Your front-page article on Josh Cassidy, accompanied by a photo of a tenacious and focused athlete, had me smiling all day (A Champion's Childhood Battle With Cancer – April 17). His courage and determination inspire, and humble, us all. Thank you for this truly poignant story.
Teena Bogner, Newmarket, Ont.
Josh Cassidy is intimately aware that each and every day is a gift. His incredible drive is powered by a passion for competition and the prospect of delivering his personal best at every opportunity. Sometimes, that performance has “smashed the world record,” such as his most recent accomplishment: the Boston Marathon wheelchair race.
What an astounding contrast to the world of highly overpaid professional athletes who are “powered” by money and materialism, while all too often being coddled by their owners, media and fans.
Mr. Cassidy proves that, in very rare cases, the indomitability of the human spirit can transcend virtually any obstacle, including what most of us would consider “impossible.”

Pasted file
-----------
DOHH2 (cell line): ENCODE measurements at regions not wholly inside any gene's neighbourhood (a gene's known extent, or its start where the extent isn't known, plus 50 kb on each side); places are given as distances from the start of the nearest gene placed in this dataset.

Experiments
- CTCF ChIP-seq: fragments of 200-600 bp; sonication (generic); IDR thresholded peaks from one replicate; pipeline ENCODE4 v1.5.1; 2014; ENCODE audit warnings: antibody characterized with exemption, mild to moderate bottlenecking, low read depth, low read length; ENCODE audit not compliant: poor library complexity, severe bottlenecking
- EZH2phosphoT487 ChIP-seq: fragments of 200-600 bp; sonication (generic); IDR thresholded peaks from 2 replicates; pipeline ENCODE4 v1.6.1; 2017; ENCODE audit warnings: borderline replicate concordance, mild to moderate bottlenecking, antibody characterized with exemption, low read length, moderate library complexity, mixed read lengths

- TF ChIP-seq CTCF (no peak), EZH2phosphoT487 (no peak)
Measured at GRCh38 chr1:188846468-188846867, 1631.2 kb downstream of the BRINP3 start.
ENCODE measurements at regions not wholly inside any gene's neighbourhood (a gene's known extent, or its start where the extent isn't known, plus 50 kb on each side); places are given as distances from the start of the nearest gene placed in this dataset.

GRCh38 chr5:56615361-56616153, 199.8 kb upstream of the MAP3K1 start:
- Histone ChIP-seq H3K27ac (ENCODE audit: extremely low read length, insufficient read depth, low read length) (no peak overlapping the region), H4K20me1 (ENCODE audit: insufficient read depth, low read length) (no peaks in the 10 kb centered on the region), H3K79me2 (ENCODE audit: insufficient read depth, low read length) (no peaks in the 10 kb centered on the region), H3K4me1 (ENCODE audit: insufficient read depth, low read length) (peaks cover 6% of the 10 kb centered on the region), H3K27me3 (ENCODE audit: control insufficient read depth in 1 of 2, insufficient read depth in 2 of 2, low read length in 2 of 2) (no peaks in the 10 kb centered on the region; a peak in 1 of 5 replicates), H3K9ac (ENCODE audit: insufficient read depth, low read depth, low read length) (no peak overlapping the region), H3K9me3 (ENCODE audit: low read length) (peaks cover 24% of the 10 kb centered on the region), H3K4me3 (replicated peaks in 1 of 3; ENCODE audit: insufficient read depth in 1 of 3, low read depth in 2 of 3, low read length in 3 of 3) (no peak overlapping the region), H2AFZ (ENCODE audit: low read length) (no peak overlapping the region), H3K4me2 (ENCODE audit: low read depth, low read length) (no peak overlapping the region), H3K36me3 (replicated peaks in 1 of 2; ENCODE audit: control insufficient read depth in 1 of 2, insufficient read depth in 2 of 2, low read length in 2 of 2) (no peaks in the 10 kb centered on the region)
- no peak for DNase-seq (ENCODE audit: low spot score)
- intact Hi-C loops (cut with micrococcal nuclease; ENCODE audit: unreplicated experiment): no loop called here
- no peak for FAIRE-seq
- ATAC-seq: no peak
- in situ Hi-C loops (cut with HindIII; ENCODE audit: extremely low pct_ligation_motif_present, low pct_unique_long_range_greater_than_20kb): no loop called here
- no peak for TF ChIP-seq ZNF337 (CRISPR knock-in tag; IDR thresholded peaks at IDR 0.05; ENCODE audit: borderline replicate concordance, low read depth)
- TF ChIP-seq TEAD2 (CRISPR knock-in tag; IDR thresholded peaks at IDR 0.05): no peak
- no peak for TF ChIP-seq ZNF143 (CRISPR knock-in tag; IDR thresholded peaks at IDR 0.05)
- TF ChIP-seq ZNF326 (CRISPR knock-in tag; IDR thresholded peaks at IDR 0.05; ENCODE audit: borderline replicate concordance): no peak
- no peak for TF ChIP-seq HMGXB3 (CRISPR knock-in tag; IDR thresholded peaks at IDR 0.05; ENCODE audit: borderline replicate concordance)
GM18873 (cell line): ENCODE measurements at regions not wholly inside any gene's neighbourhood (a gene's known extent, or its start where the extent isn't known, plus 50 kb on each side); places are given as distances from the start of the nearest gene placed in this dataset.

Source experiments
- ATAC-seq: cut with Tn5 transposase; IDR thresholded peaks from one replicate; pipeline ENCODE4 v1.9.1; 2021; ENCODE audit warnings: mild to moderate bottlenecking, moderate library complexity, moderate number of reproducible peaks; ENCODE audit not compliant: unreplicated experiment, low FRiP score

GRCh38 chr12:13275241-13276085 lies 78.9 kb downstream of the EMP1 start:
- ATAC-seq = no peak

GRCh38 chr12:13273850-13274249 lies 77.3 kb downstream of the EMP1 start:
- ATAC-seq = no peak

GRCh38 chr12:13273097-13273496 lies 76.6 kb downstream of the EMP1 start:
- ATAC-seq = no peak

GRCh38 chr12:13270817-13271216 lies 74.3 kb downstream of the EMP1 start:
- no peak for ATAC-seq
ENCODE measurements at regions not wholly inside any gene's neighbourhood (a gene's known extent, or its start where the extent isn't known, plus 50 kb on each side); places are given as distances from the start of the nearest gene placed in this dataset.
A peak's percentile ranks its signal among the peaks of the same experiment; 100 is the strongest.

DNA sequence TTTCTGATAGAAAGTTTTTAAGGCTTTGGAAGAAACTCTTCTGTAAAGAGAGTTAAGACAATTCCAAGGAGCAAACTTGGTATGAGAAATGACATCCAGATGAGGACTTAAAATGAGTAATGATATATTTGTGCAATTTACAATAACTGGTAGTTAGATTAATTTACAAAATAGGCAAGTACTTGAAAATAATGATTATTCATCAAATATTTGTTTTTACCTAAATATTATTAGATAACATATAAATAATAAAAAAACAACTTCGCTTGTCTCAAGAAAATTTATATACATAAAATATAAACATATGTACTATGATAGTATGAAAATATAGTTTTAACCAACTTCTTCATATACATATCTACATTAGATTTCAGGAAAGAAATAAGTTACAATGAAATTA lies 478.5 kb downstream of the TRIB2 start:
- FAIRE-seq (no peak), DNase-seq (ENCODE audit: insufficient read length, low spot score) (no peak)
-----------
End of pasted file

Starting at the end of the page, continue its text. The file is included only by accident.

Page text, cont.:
Jeffrey Peckitt, Oakville, Ont.
Let's see: four photos of hockey action, four photos of goons laying into one another without a puck in sight (Sports, April 17). By emphasizing this aspect of the game to the apparent exclusion of all others, The Globe and Mail runs the risk of becoming part of the problem.
David Bright, St. Catharines, Ont.
I'm sure Wildrose Leader Danielle Smith is a nice person, as Margaret Wente (Wildrose's Winning Ways – April 17) says, but calling her a “moderate” boggles the mind.
Ms. Smith and her party don't accept that human behaviour has damaged the environment (‘The Science Isn't Settled' – April 17), object to transfer payments they say provide nothing back, and want Alberta to develop its own immigration and pension plans. Aiding other parts of the nation does nothing for you if you think you're a country unto yourself.
If Ms. Smith's Alberta tried to take the whip hand to the rest of Canada based on its residence above a polluting and time-limited natural resource, it might find itself even more isolated than it wanted to be.